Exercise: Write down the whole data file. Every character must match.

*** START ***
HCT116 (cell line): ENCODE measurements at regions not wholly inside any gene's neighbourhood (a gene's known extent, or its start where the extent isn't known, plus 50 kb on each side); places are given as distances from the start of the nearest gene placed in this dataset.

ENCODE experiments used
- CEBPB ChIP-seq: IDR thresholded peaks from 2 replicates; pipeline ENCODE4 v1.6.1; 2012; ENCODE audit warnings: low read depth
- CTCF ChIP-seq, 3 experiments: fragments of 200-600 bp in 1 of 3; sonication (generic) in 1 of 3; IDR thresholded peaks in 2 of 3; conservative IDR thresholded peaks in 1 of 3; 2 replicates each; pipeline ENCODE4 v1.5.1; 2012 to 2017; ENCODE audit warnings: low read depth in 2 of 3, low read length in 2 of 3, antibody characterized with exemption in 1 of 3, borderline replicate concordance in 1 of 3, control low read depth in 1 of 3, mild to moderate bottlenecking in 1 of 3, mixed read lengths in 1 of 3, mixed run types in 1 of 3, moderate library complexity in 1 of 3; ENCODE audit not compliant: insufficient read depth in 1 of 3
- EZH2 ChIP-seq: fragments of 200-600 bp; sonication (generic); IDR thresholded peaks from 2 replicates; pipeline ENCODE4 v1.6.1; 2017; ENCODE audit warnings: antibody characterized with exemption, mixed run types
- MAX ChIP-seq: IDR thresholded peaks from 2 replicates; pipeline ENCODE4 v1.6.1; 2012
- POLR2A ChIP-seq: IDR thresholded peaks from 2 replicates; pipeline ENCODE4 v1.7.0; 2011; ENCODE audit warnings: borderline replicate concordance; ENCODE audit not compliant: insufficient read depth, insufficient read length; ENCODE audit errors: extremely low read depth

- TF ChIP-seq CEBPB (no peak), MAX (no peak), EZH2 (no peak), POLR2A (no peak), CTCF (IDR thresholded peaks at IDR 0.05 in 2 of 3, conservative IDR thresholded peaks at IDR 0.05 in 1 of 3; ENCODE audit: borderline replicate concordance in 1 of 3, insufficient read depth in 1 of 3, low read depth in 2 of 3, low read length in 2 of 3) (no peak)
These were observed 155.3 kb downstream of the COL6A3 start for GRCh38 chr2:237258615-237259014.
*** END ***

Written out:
HCT116 (cell line): ENCODE measurements at regions not wholly inside any gene's neighbourhood (a gene's known extent, or its start where the extent isn't known, plus 50 kb on each side); places are given as distances from the start of the nearest gene placed in this dataset.

ENCODE experiments used
- CEBPB ChIP-seq: IDR thresholded peaks from 2 replicates; pipeline ENCODE4 v1.6.1; 2012; ENCODE audit warnings: low read depth
- CTCF ChIP-seq, 3 experiments: fragments of 200-600 bp in 1 of 3; sonication (generic) in 1 of 3; IDR thresholded peaks in 2 of 3; conservative IDR thresholded peaks in 1 of 3; 2 replicates each; pipeline ENCODE4 v1.5.1; 2012 to 2017; ENCODE audit warnings: low read depth in 2 of 3, low read length in 2 of 3, antibody characterized with exemption in 1 of 3, borderline replicate concordance in 1 of 3, control low read depth in 1 of 3, mild to moderate bottlenecking in 1 of 3, mixed read lengths in 1 of 3, mixed run types in 1 of 3, moderate library complexity in 1 of 3; ENCODE audit not compliant: insufficient read depth in 1 of 3
- EZH2 ChIP-seq: fragments of 200-600 bp; sonication (generic); IDR thresholded peaks from 2 replicates; pipeline ENCODE4 v1.6.1; 2017; ENCODE audit warnings: antibody characterized with exemption, mixed run types
- MAX ChIP-seq: IDR thresholded peaks from 2 replicates; pipeline ENCODE4 v1.6.1; 2012
- POLR2A ChIP-seq: IDR thresholded peaks from 2 replicates; pipeline ENCODE4 v1.7.0; 2011; ENCODE audit warnings: borderline replicate concordance; ENCODE audit not compliant: insufficient read depth, insufficient read length; ENCODE audit errors: extremely low read depth

- TF ChIP-seq CEBPB (no peak), MAX (no peak), EZH2 (no peak), POLR2A (no peak), CTCF (IDR thresholded peaks at IDR 0.05 in 2 of 3, conservative IDR thresholded peaks at IDR 0.05 in 1 of 3; ENCODE audit: borderline replicate concordance in 1 of 3, insufficient read depth in 1 of 3, low read depth in 2 of 3, low read length in 2 of 3) (no peak)
These were observed 155.3 kb downstream of the COL6A3 start for GRCh38 chr2:237258615-237259014.